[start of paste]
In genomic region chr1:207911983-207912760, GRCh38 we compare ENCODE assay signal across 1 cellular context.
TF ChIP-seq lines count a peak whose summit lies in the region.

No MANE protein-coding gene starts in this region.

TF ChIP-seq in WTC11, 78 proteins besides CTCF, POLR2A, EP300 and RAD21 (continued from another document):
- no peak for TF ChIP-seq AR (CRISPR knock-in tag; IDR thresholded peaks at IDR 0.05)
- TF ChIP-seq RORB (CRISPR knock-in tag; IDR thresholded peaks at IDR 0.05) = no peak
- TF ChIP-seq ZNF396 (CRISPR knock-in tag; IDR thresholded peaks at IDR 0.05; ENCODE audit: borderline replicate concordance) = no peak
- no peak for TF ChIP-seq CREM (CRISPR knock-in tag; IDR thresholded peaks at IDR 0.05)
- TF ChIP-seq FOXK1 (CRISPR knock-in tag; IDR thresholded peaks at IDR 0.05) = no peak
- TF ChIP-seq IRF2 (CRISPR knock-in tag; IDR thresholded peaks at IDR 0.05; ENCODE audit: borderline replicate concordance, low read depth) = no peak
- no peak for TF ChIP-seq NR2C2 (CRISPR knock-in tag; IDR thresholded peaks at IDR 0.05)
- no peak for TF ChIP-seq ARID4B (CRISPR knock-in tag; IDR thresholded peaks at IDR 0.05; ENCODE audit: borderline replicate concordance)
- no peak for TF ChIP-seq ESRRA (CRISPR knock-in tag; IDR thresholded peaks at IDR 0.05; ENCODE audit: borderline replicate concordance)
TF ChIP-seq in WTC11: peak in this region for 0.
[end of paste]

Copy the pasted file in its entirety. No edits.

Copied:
In genomic region chr1:207911983-207912760, GRCh38 we compare ENCODE assay signal across 1 cellular context.
TF ChIP-seq lines count a peak whose summit lies in the region.

No MANE protein-coding gene starts in this region.

TF ChIP-seq in WTC11, 78 proteins besides CTCF, POLR2A, EP300 and RAD21 (continued from another document):
- no peak for TF ChIP-seq AR (CRISPR knock-in tag; IDR thresholded peaks at IDR 0.05)
- TF ChIP-seq RORB (CRISPR knock-in tag; IDR thresholded peaks at IDR 0.05) = no peak
- TF ChIP-seq ZNF396 (CRISPR knock-in tag; IDR thresholded peaks at IDR 0.05; ENCODE audit: borderline replicate concordance) = no peak
- no peak for TF ChIP-seq CREM (CRISPR knock-in tag; IDR thresholded peaks at IDR 0.05)
- TF ChIP-seq FOXK1 (CRISPR knock-in tag; IDR thresholded peaks at IDR 0.05) = no peak
- TF ChIP-seq IRF2 (CRISPR knock-in tag; IDR thresholded peaks at IDR 0.05; ENCODE audit: borderline replicate concordance, low read depth) = no peak
- no peak for TF ChIP-seq NR2C2 (CRISPR knock-in tag; IDR thresholded peaks at IDR 0.05)
- no peak for TF ChIP-seq ARID4B (CRISPR knock-in tag; IDR thresholded peaks at IDR 0.05; ENCODE audit: borderline replicate concordance)
- no peak for TF ChIP-seq ESRRA (CRISPR knock-in tag; IDR thresholded peaks at IDR 0.05; ENCODE audit: borderline replicate concordance)
TF ChIP-seq in WTC11: peak in this region for 0.